What are you teaching?

If you don’t know this, then I don’t even…

Who are you teaching?

This is a no-brainer, but depending on age, background, education-level, ability-disability, etc. you will probably need to tweak or completely redesign your instruction. A 20 year old from Syria and a 20 year old from Syracuse will probably have different norms and needs. Instruction needs to be made relevant to your students, because if it’s not relevant or useful, why bother?

Where are you teaching?

High school, community college, Ivy-League college, East Coast, West Coast, No Coast, Thailand, Sweden, community arts center, museum, online? They all have different possibilities and resources. You can’t just copy-paste instruction and have it work the same everywhere. Not everywhere has a flawless wi-fi connection. Tailor your instruction to the place where it is happening.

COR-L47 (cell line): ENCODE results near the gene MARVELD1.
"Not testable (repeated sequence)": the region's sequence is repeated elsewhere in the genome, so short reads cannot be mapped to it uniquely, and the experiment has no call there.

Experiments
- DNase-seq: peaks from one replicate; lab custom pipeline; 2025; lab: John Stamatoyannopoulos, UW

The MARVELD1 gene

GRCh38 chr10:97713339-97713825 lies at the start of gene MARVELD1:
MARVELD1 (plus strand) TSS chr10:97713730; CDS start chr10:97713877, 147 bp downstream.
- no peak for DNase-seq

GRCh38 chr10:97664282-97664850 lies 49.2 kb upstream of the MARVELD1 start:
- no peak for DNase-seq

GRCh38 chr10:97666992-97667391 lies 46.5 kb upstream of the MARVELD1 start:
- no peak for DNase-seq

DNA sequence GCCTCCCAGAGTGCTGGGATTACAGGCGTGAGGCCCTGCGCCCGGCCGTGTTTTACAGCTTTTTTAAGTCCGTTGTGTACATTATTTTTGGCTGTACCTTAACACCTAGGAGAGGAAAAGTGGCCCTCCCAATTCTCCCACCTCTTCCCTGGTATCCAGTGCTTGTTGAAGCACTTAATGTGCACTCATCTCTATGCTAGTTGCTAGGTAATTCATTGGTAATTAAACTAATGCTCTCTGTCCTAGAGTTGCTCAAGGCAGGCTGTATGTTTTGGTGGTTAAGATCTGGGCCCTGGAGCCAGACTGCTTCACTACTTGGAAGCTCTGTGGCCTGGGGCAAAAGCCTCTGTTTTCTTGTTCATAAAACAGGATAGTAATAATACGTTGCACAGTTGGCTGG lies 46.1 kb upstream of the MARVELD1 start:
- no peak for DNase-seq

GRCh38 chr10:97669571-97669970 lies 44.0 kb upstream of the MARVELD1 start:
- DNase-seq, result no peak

How much time do you have for instruction? 

This will really impact your instruction. For example a high school art teacher may only have 45 minutes with each of their classes, but a college professor will have 3 hours to spend with each of their studio classes. Which teacher do you think will be able to address their subject matter in a deeper way? Which teacher will have an easier time getting their students into the flow of working? This is why time is so important.

Is the instruction necessary for the group of people you are teaching?

Often, as an instructional designer, you will be tasked by others to design instruction for a group whether it be a classroom or a boardroom. Sometimes, after analyzing the situation, you will find that the instruction desired by your boss/client isn’t what is actually needed. This is important information, and you should let your boss-client know if this is the case (and back it up with plenty of nice data and charts).

These are some of the very important questions you must find answers for in order to design quality instruction. 

Exercise 3 (Google Form): Statement of Purpose

Exercise 4 (Google Form): Needs Analysis